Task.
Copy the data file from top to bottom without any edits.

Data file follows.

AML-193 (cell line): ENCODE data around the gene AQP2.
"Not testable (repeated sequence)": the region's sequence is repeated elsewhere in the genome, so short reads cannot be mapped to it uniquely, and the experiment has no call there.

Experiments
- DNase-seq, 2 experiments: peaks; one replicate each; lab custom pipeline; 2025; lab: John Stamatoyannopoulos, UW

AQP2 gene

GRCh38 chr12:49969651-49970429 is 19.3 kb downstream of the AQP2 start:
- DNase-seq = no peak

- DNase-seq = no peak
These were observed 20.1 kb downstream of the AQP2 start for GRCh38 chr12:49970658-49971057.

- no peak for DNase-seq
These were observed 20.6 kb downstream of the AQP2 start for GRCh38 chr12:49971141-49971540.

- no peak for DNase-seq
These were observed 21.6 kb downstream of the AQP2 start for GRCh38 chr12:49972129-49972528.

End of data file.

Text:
AML-193 (cell line): ENCODE data around the gene AQP2.
"Not testable (repeated sequence)": the region's sequence is repeated elsewhere in the genome, so short reads cannot be mapped to it uniquely, and the experiment has no call there.

Experiments
- DNase-seq, 2 experiments: peaks; one replicate each; lab custom pipeline; 2025; lab: John Stamatoyannopoulos, UW

AQP2 gene

GRCh38 chr12:49969651-49970429 is 19.3 kb downstream of the AQP2 start:
- DNase-seq = no peak

- DNase-seq = no peak
These were observed 20.1 kb downstream of the AQP2 start for GRCh38 chr12:49970658-49971057.

- no peak for DNase-seq
These were observed 20.6 kb downstream of the AQP2 start for GRCh38 chr12:49971141-49971540.

- no peak for DNase-seq
These were observed 21.6 kb downstream of the AQP2 start for GRCh38 chr12:49972129-49972528.